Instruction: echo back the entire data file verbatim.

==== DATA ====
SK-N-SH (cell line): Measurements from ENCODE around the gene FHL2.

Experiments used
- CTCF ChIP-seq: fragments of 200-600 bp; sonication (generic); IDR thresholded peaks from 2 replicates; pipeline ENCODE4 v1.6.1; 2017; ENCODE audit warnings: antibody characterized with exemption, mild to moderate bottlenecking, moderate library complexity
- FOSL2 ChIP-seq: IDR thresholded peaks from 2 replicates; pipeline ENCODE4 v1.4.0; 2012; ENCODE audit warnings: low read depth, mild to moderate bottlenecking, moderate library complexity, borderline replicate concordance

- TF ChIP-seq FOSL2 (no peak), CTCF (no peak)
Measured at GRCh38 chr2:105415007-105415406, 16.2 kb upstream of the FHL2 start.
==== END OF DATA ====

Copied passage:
SK-N-SH (cell line): Measurements from ENCODE around the gene FHL2.

Experiments used
- CTCF ChIP-seq: fragments of 200-600 bp; sonication (generic); IDR thresholded peaks from 2 replicates; pipeline ENCODE4 v1.6.1; 2017; ENCODE audit warnings: antibody characterized with exemption, mild to moderate bottlenecking, moderate library complexity
- FOSL2 ChIP-seq: IDR thresholded peaks from 2 replicates; pipeline ENCODE4 v1.4.0; 2012; ENCODE audit warnings: low read depth, mild to moderate bottlenecking, moderate library complexity, borderline replicate concordance

- TF ChIP-seq FOSL2 (no peak), CTCF (no peak)
Measured at GRCh38 chr2:105415007-105415406, 16.2 kb upstream of the FHL2 start.